The fightback starts now: Pro-business Labour is starting to make its voice heard

by Samuel Dale

It was an absolute delight to read the Fabian Society’s new research on paper on Labour’s woeful relationship with the private sector. It can be summed up in one damaging quote: “Business doesn’t trust Labour”.

As I have argued on this site, Labour has a horrific relationship with British business that could cost the party dearly this May.

The Fabian report, In it Together, authored by Ed Wallis and Robert Tinker and published on Friday, seeks to redefine Labour’s relationship with business.

It wants the party to make a “big, open and comprehensive offer “ and create a Charter for Business.

“Profit and social purpose are not only compatible objectives but the conditions of a flourishing economy and a healthy society,” says the Charter’s proposed vision. “Public health, environmental sustainability and strong local communities are integral to long-term business success, and cannot be delivered by government alone but by using partnerships between business and government.”

The Charter contains ideas such as not creating punitive and shock-value regulation, setting long-term targets beyond electoral cycles (something business cries out for again and again because how can you expect business to think long-term when politicians don’t?) and offering tax breaks to companies who contribute positive environmental and social change.

This is a far more intelligent and collaborative approach to business with long-term goals alongside the carrot of tax breaks to encourage good behaviour.

It is crucial too because in so many areas – pensions, long-term care, the NHS, welfare and others – the private sector is and must play a far bigger role supporting role as the state reaches the limits of what it can realistically achieve.

Miliband assumes business leaders are baddies to be battered with a stick; heavily taxed and regulated into shape without consultation rather than looking for sensible business allies he can work with for reform.

The Fabian paper states: “Current debate has been a dialogue of the deaf, with each side sceptical of each other’s motives or expertise, rather than developing the common ground which exists but is often obscured.”

This Charter could go some way to rebuilding relationships with British business that Ed Miliband has hammered for four years.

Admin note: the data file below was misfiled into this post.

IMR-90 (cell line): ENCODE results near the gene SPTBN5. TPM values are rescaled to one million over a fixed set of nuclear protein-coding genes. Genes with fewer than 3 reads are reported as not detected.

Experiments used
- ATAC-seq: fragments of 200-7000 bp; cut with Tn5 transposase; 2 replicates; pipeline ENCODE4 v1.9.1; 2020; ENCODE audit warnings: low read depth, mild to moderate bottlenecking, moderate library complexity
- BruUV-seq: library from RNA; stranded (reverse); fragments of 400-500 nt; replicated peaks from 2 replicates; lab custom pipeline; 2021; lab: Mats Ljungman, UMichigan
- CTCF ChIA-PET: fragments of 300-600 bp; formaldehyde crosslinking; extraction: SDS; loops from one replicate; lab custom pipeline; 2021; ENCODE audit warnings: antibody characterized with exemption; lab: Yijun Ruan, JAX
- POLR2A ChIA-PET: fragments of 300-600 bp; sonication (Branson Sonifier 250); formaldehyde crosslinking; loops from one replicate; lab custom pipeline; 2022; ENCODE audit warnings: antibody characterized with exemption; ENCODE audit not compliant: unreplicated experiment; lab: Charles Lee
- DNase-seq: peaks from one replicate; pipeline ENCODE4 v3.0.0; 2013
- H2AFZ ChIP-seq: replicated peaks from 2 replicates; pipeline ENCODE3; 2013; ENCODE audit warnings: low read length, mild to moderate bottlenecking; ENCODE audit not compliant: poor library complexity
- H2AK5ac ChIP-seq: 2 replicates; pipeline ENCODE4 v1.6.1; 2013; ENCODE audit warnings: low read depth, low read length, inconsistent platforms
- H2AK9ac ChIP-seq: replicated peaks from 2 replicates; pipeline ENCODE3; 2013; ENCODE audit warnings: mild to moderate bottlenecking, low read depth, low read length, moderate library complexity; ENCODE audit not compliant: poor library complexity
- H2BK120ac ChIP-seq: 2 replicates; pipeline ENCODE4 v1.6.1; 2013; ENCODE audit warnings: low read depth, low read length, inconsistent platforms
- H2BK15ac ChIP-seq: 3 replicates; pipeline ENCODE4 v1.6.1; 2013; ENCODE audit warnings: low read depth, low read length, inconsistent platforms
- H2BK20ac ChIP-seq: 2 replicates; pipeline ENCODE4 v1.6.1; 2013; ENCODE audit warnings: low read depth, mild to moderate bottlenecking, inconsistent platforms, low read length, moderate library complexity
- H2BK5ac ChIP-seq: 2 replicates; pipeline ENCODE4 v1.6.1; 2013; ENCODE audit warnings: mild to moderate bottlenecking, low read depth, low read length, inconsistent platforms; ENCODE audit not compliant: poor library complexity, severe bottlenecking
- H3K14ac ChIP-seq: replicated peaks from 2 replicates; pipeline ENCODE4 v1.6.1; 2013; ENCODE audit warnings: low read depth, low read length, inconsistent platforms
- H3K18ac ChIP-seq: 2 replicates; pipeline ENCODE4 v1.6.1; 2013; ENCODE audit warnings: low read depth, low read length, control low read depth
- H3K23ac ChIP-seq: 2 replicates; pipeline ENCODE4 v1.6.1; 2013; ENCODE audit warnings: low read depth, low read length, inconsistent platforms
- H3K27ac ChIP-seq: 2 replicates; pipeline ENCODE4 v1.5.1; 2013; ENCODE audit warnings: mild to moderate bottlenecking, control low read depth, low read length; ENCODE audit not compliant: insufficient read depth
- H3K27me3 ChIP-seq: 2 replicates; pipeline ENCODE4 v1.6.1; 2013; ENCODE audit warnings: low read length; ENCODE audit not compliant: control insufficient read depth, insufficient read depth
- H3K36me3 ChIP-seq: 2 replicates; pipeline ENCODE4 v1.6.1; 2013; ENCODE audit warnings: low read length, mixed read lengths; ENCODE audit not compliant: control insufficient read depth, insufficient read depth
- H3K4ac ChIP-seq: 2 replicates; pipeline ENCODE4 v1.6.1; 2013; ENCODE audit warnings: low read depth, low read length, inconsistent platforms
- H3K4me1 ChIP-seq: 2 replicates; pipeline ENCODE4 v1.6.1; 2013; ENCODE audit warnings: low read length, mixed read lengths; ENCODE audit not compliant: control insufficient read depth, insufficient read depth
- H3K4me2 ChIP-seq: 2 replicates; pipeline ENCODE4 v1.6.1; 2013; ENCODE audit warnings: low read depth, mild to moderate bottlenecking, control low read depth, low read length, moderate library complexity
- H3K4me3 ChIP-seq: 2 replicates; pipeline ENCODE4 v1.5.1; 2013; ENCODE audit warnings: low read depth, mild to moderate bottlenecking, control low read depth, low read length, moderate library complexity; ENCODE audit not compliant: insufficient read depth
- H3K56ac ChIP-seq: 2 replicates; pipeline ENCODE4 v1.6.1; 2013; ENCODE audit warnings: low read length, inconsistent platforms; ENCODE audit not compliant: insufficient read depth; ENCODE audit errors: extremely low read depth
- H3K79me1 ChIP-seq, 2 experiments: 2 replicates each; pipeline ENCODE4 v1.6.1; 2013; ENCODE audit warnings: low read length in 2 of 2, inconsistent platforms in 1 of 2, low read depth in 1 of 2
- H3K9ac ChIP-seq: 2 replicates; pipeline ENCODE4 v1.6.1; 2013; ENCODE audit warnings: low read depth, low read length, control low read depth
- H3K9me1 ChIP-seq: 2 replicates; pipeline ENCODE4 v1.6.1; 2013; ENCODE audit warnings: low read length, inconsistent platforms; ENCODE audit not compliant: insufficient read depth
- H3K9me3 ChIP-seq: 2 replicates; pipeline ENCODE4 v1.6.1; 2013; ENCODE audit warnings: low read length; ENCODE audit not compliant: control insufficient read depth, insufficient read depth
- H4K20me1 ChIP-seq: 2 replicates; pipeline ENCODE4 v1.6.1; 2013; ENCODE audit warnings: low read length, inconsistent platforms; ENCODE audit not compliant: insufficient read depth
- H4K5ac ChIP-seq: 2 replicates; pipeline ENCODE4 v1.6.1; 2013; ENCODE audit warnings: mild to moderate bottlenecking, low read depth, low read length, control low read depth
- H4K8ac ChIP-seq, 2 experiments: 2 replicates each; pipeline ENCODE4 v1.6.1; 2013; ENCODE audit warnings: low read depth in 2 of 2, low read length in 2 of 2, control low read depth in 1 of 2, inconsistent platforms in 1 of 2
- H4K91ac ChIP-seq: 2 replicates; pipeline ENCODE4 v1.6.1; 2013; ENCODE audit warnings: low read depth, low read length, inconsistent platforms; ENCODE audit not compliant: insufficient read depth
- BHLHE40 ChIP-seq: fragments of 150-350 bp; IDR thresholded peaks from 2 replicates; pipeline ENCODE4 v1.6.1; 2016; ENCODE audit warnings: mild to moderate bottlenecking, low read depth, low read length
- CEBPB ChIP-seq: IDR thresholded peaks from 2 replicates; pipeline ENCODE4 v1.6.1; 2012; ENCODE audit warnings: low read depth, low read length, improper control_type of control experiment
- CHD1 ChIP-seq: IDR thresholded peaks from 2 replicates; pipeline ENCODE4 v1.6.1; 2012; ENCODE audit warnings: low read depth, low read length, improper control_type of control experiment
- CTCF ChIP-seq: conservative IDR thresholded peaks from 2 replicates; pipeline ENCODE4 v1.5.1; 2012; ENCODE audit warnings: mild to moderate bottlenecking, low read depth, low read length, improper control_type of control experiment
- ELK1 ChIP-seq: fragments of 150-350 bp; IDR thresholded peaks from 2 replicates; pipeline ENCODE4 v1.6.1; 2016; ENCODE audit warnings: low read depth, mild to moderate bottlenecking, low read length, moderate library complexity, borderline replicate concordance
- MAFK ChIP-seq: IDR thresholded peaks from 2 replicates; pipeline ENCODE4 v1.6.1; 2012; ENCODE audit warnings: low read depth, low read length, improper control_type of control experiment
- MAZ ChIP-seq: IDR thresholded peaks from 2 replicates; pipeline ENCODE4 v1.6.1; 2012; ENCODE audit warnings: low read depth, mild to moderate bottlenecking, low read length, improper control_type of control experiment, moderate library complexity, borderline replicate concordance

To be fair, Miliband has shown flashes of this approach by offering tax breaks for firms offering the living wage.  An incentive to do the right thing rather than forcing private firms where they do not want to go. He needs to do more.

Miliband’s best chance of creating the responsible capitalism agenda he craves is to build relationships with friendly business leaders in different sectors.

The Fabian Society argument for Labour is simple: build trust, find business allies and create incentives for good behaviour. Regulation should be the hidden fist used carefully as a last resort.

It is great to see someone on the Left making the argument for Labour to work with business because such voices are rare.

Too often we hear the Russell Brand-ish take on Gordon Gecko’s infamous message: profit is bad. There is a better, more nuanced Labour alternative for reform with senior advocates such as Chuka Umunna and others.

If MIliband could fix his knee-jerk tax and regulate instincts then Labour has a great story to tell business with more sensible positions on the EU and immigration than the Tories.

But time is running out to make a decisive shift and the party’s pro-business voices to speak loudly and clearly with a better agenda. If it’s too late for May then the rebuilding of the party’s position starts now.

Sam Dale is a financial and political journalist


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9 Responses to “The fightback starts now: Pro-business Labour is starting to make its voice heard”

  1. Tafia says:

    How to get on the good side of business:-

    1. Don’t even slightly suggest raising any form of tax that affects them – business rate, corporation tax, employers NI liability etc etc.

    2. Don’t support any form of import/export control at all, for any reason, ever. And that includes sanctions.

    3. Don’t keep saying wages are to low – you don’t pay them, businesses do.

    4. Do not introduce anymore checks, controls or other forms of red tape. None. In fact reduce what already exists.

    5. Don’rt ever say ‘Business has a responsibility…..’. No it doesn’t. Government has the obligation – to fuck off and mind it’s own business.